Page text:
02/22/2021 at 05:01 •
02/15/2021 at 19:15 •
Now finishing the board design in KiCad. I will share the project in the end after it is tested. The list of changes is under "Read more" link.
Meanwhile, check out my tutorial on DIY PCB assembly here:---------- more ----------
- Changed GPIO expander from SX1508B to MCP23008T, which is supported without rebuilding the kernel.
- Selected more DIY-friendly IC packages for the expander and the USB switch.
- Corrected board dimensions to exactly match the display.
- Removed unnecessary 0-ohm jumpers.
- Added capacitors near host USB connector.
02/09/2021 at 03:10 •
01/31/2021 at 04:34 •
It looks like we got it working reliably now. As I promised in the last update, sharing the details of our software bring-up struggle, click "Read more" below the image if interested.---------- more ----------
Whatever you do, someone has already done that before. LT070ME05000 bring-up is not an exception. There are two great discussions to follow on the Raspberry Pi forum: [SOLVED] DSI Panel JDI LT070ME05000 bringup issues and VC4 Video Driver dont start DSI Interface. Many thanks to Raspberry Pi Foundation engineers that are willing to offer their help with the issues along the way. For someone, the Nexus 7 driver just worked out of the box: GitHub: harlab / CM4_LCD_LT070ME05000. We are not that lucky.
What we have learned:
- Working with a custom DSI panel requires the Full KMS mode GPU driver, which is being in active development and only works with changes from kernel version 5.10+. Currently, the official stable version for RPi is 5.4. We had to update the kernel ahead of its official stable release.
- As we use the I2C GPIO expander to save user GPIOs, we needed a kernel driver for it. The driver exists but apparently cannot be built with DKMS as it is using some unexported kernel functions and needs to be built with the kernel. That is unfortunate because it means maintaining our own kernel builds just for this driver. We are considering another expander (MCP23008) for the next PCB revision. That one seems to be supported by default.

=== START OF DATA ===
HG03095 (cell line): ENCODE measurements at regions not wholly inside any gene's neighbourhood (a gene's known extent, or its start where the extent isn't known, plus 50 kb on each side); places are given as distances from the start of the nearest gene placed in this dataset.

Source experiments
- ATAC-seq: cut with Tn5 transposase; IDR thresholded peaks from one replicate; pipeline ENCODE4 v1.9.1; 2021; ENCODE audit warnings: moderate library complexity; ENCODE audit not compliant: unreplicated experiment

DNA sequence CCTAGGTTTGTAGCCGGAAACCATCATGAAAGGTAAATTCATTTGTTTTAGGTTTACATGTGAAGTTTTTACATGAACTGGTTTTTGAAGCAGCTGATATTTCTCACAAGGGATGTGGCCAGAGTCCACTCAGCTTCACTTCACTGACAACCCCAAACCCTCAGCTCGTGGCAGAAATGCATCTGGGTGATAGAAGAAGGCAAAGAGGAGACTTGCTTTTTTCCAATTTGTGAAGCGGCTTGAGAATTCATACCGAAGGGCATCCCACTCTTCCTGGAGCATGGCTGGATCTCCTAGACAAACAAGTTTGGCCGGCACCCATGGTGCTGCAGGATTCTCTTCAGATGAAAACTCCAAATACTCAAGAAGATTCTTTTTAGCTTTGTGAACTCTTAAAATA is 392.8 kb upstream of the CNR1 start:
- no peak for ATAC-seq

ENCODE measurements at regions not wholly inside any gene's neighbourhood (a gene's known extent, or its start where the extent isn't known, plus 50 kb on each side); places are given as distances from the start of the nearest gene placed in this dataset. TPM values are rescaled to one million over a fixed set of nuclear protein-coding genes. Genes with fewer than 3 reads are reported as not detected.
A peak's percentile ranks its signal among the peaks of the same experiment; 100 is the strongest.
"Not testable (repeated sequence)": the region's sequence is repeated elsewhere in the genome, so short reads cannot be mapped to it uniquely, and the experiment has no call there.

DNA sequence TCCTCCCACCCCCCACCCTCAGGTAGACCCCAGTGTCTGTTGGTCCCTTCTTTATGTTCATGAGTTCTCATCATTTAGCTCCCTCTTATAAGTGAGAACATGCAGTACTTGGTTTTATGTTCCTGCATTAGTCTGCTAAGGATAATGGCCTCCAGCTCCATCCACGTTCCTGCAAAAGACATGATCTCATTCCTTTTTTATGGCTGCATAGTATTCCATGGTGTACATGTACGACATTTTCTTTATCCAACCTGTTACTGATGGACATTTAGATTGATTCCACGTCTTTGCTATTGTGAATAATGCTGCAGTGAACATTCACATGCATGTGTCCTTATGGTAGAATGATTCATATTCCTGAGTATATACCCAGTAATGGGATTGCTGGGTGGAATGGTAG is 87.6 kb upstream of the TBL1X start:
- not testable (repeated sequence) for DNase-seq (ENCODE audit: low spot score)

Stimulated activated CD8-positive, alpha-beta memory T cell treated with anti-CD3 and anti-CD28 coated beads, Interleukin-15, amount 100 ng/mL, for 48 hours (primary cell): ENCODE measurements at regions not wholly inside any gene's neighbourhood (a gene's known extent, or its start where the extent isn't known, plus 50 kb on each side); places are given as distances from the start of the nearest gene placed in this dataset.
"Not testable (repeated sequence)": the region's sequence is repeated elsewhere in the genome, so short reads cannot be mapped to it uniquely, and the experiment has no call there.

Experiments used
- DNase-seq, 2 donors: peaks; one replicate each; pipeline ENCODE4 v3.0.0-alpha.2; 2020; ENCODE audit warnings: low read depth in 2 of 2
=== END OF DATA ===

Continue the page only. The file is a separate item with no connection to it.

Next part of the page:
- The display panel driver also needs to be enabled in the kernel build configuration, but this one can be built with DKMS and automatically re-built on every kernel upgrade.
- The biggest surprise: there are counterfeit display panels out there! This is really interesting. The panels that we received as samples from a Chinese supplier require some changes to the initialization sequence found with trial-and-error. They don't strictly follow what is written in the datasheet and require the "exit sleep mode" command after the "set display on" command, while in the datasheet (and the mainline driver), it is the other way around. Even after fully enabling the panel, a sleep mode flag in the power mode register tells us it is still "sleeping," which doesn't make sense. I ordered a repair kit for Nexus 7 from Amazon to get a different panel sample under the same part number for comparison. That one worked as specified. Another interesting detail to notice - there is no serial number (which is supposed to encode revision, manufacturing time, and location) etched on our samples. This makes me think there is a non-authentic version of this panel that is used in some tablets for the internal Chinese market. That is just my assumption. The display still works fine, but the driver requires some changes to the initialization procedure.
- Another surprise: the driver is not properly turning the panel off before the signal disappears when the software blanks the screen. When this happens, something gets seriously screwed up between the panel driver IC and the LCD matrix. It then results in persistent visual artifacts and screen flickering that takes hours to dissipate. Powering the poor thing down does not fix that. It looks like it is under control now with our latest driver changes.